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PEOPLE

Feb. 16, 1970
Feb. 16, 1970

Table of Contents
Feb. 16, 1970

Sonny
Easy On Tom
My Struggle
People
College Basketball
Wrestling
Hockey Town
19th Hole: The Readers Take Over

PEOPLE

There is a murder trial under way in Edinburg, Texas, and the University of Texas was mentioned in the course of the examination of the jurors. "Mr. Foreman," said Presiding Judge J.R. Alamia to Houston criminal lawyer Percy Foreman, "I will have to admonish you that every time you say University of Texas you will say University of Texas No. 1." Foreman has complied with this request, and Alamia, a former Texas prelaw student, has beamed at every mention. Murder trials in Texas sure are a lot of fun.

This is an article from the Feb. 16, 1970 issue Original Layout

It may make clothes clean, says Arthur Godfrey, but he has discovered that it pollutes water. So the Old Redhead has threatened to stop making commercials for Axion, a laundry presoaking agent, unless the Colgate-Palmolive Company allows him to admit that it is a pollutant. "They told me it was an enzyme," said Godfrey, "and that enzymes don't pollute anything, they just eat the dirt out. Now I find that it's not only a detergent, it has more phosphates than any other detergent." (Being fertilizers, phosphates stimulate the growth of algae and other undesirable organisms.) Added Godfrey, "How can I preach ecology and sell this stuff?" He has given Colgate-Palmolive a couple of weeks to decide whether they will accept a commercial that announces, in effect, "Caution, this product may be hazardous to the health of your water supply." If they won't, presumably somebody else will be showing us all those napkins covered with grape juice and ketchup.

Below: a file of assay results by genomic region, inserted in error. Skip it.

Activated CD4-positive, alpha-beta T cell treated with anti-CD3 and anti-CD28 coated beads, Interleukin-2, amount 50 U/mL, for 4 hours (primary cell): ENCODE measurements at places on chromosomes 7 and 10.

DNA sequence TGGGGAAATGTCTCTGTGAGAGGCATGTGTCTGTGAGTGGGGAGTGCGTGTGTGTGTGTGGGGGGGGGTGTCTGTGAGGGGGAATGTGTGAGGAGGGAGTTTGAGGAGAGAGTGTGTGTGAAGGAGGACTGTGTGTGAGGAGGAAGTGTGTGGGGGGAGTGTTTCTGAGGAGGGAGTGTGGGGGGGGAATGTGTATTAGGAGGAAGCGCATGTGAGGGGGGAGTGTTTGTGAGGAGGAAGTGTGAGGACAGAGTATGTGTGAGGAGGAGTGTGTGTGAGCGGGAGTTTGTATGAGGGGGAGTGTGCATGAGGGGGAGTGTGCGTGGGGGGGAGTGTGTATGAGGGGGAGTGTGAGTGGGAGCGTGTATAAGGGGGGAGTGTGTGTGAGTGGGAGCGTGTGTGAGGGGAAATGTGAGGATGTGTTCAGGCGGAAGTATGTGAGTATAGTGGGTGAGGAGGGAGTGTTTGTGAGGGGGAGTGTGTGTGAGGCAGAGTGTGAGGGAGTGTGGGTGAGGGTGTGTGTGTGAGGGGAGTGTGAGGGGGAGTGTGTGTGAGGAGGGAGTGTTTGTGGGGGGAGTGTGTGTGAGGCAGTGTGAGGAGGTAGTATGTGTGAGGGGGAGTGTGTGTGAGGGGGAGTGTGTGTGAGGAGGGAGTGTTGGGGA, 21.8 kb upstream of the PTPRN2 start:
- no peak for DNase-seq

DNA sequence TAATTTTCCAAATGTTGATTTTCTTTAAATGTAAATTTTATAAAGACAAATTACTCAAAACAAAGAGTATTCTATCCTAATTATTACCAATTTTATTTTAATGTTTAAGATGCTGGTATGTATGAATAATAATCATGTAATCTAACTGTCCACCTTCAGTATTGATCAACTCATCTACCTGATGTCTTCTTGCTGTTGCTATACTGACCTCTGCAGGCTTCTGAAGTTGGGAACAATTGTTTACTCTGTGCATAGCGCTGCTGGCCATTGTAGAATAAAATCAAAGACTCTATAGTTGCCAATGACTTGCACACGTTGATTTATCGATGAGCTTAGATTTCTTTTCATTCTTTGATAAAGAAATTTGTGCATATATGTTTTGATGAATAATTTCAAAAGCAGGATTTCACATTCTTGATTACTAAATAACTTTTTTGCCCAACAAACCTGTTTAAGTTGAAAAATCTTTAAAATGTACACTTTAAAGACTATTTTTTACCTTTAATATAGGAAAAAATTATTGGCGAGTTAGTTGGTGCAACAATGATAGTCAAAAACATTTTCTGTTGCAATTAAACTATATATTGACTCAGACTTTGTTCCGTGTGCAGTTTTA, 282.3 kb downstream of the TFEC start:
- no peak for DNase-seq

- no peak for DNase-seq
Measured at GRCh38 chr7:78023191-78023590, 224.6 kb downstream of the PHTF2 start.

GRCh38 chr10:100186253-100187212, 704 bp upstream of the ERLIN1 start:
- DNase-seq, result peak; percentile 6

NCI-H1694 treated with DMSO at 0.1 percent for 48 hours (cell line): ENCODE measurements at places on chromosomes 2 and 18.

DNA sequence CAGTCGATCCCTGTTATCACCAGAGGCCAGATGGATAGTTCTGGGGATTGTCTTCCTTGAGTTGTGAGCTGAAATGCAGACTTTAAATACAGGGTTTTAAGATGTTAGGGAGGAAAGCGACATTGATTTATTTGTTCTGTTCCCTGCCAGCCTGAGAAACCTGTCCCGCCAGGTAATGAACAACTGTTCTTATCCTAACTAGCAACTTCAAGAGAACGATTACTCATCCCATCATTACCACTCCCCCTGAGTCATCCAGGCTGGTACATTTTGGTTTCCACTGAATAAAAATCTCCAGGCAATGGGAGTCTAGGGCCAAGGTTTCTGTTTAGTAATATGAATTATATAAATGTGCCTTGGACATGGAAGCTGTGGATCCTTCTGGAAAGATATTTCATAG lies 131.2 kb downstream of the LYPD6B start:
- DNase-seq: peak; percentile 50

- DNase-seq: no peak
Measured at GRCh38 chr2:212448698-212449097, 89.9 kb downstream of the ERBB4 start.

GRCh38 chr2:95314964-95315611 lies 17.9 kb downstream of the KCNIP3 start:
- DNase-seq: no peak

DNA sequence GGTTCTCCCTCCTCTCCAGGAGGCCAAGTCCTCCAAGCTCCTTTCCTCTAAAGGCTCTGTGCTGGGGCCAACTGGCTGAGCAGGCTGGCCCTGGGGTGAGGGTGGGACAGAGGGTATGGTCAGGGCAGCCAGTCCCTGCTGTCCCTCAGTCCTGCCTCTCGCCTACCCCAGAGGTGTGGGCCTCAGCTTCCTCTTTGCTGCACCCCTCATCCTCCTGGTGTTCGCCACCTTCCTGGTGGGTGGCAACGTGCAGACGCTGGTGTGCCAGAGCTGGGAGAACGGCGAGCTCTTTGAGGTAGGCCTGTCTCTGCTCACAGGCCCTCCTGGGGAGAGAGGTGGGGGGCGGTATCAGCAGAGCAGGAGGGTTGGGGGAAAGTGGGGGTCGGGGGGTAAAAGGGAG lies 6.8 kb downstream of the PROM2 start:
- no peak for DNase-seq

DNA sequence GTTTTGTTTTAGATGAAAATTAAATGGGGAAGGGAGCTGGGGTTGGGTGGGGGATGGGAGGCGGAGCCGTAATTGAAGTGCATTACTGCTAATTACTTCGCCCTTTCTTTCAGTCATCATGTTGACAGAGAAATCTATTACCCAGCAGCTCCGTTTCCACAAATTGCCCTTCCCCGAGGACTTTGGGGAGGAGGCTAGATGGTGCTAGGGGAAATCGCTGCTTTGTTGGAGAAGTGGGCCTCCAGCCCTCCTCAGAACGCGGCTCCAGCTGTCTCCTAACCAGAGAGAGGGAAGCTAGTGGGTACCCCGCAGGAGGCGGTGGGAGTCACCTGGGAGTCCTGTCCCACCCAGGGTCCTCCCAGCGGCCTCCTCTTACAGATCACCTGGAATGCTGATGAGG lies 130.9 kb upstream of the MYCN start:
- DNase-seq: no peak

"I almost eliminated the chance we had for a good game," observed Spiro T. Agnew after his first round in the Bob Hope Classic. The Vice-President spoke less forthrightly than usual—what he meant was he almost eliminated Doug Sanders. Playing in a foursome with Sanders, Senator George Murphy and Hope himself, Agnew hooked his first shot into the rough and shanked his second into Sanders' head, for a one-inch cut and a little blood. The sang was froid, however. Sanders' first words to Agnew were, "I hope you've got a lot of insurance."

Governor Claude Kirk of Florida is fond of putting on his University of Florida coach's shirt and pacing along the sidelines at Gator football games, so it hit him kind of hard when the suggestion was made at a recent Southeastern Conference meeting that outsiders—particularly "certain governors"—be barred from the sidelines. "It's aimed right at me!" he fumed, admitting that the chance to get down there during games was one of the things that led him to run for governor in the first place. However, Kirk hasn't said that if the privilege is taken away he'll resign.

John Carlos has announced that he is asking the Philadelphia Eagles for $1 million, a tidy sum for a 15th-round draft choice who never even played college ball. Carlos, however, considers this minus a plus. "I played a lot of street ball, and that's more valuable," he says. "You take more knocks and fall on the concrete without shoulder pads and any protection." As for his contract demands, Carlos explains blithely, "I can't see starting at $400,000 and working up to a million, so I'm starting at a million and working down." Says Eagle General Manager Pete Retzlaff, somewhat less blithely, "I need this like a hole in the head. A 15th-round draft choice like Carlos might get a minimum contract of $12,000." In other words, it was pointed out, Carlos and the Eagles are at present a mere $988,000 apart.

Columnist-Playwright Art Buchwald seated a party of his personal friends in the first row of the balcony rather than the orchestra for the New York opening of his play Sheep on the Runway, and he reports that some of them thought it wasn't very chic "until Vince Lombardi got there, after which they decided it was all right after all." Chicnesswise, arriving with Ethel Kennedy isn't bad either.

"I am not superstitious," Albin Chalandon, French Minister of Equipment and Housing, assured his fans when he drew No. 13 in the first European Parliamentary Ski Championships at Val d'Is√®re, and thus undaunted he went out to win the 43-gate giant slalom. Chalandon was followed by Britain's Lord Congleton, Dr. G√ºnther M√ºller of the Federal German Parliament, the Earl of Limerick and some 100 other parliamentarians from seven countries. A sizable field and a splendid triumph—but then Chalandon has been skiing Val d'Is√®re for about 30 years.

TWO PHOTOS